Heaphy thrills back on track
Should mountain bikers be allowed to use the Heaphy Track?
The path has been smoothed for riders and walkers on the Heaphy Track leading up to the reopening of the track to mountain bikers as part of a three-year trial.
A total of $10,500 in donations from Nelson mountain bikers and some national mountain biking businesses has been used to support the Department of Conservation track improvement work.
An upgrade has just been completed on parts of a 3.5-kilometre section of the track that eroded in the Mackay Hill area.
The donation enabled DOC to carry out the work sooner than programmed, Golden Bay area manager John Mason said.
Mountain bikers are gearing up for the second year of a three-season trial on the 78km Kahurangi National Park track, running until September 30.
The New Zealand Conservation Authority last year approved a three-year trial to allow bikes on the track. An estimated 1700 mountain bikers rode the Heaphy Track last winter.
Keen mountain biker and member of the group that pushed for access to the renowned track, Bryce Buckland said the Heaphy was as desirable to mountain bikers as the Milford was to walkers.
"We hold it in very high esteem. It has great huts, great views and diverse vegetation and it's great for the mountain bike fraternity to support DOC," Mr Buckland said.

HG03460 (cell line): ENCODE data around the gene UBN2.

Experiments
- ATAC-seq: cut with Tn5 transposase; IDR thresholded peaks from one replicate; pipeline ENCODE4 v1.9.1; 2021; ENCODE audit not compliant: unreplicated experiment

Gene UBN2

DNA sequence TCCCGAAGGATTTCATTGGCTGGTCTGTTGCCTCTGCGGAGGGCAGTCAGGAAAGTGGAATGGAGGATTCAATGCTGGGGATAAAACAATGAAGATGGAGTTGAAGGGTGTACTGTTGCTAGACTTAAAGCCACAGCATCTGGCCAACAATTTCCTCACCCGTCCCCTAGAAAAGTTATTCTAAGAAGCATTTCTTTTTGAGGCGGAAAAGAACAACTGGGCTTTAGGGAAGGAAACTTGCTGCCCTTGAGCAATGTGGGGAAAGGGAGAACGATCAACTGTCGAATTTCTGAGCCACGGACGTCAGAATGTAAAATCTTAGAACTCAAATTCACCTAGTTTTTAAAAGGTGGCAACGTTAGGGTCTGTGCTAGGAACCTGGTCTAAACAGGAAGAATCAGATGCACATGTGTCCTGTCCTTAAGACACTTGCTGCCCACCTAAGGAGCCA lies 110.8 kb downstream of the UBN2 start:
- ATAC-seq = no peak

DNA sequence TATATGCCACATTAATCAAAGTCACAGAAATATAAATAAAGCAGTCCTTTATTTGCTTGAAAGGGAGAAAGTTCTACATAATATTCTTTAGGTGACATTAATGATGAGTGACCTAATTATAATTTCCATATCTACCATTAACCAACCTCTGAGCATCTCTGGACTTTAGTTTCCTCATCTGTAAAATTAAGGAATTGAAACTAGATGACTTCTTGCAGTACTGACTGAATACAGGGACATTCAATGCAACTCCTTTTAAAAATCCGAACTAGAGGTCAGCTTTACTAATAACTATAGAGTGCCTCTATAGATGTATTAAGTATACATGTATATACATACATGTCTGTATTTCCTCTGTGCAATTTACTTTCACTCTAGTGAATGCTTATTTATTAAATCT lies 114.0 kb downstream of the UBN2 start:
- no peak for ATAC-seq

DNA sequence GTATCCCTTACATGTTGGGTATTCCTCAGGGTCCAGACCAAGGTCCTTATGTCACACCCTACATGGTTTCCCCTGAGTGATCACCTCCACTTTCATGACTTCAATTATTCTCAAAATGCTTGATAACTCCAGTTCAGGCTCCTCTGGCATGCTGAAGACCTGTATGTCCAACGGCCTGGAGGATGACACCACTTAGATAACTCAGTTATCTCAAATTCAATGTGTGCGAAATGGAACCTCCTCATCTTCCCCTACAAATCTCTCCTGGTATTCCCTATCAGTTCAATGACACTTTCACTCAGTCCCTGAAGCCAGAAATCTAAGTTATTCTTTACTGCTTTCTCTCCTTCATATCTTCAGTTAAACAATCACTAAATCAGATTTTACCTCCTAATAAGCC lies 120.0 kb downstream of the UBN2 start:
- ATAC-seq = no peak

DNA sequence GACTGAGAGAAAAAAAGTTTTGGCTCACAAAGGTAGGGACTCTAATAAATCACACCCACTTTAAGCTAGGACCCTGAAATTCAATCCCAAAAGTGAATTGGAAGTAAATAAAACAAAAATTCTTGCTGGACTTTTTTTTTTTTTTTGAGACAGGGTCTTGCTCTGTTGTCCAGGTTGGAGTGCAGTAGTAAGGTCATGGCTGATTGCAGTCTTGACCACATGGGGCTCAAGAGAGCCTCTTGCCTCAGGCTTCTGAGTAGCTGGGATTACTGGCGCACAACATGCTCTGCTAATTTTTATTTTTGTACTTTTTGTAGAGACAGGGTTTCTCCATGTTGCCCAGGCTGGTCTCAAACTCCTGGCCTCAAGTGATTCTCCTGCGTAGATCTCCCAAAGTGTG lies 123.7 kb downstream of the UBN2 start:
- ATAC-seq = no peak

He said the repair work was for the benefit of all users.
The Nelson Mountain Bike Club donated $5000 to the repair work and another $5500 for materials was given by mountain biking businesses Ground Effect, Sheppard Industries, W H Worrall, Hyperformance Hardware and PRV.
Mr Mason said the track surface in the Mackay Hill area was uneven and muddy due to water damage from heavy rainfall.
Repairs included installing a New Zealand designed and made recycled-plastic matting, JakMat, which is laid into the built-up ground and fine gravel is then spread over it.
The mat's special interlocking features helps to stabilise the path and make it more resilient, Mr Mason said.
Nelson Mountain Bike Club president Chris Mildon said the club welcomed being able to contribute to improving the Heaphy experience and the donation reflected the high status and esteem for the track by the off-road riding community.
The new track surface in the MacKay Hill area is among a number of improvements walkers and bikers will be encountering on the track as part of a DOC programme of upgrades in line with the standards set for the track as a Great Walk.
A new Perry Saddle Hut is close to completion and should open later this month and a new Heaphy Hut is being built which is expected to open later this year. The old huts at these sites are still in use in the meantime.
New swing bridges have been put in over Swan Burn and Gunner River and other track maintenance and improvement work has been carried out.
Mr Buckland reminded prospective mountain bikers that the Heaphy was a challenging ride and should not be taken lightly. Riders needed good clothing and food, and needed to book huts several days in advance.
- © Fairfax NZ News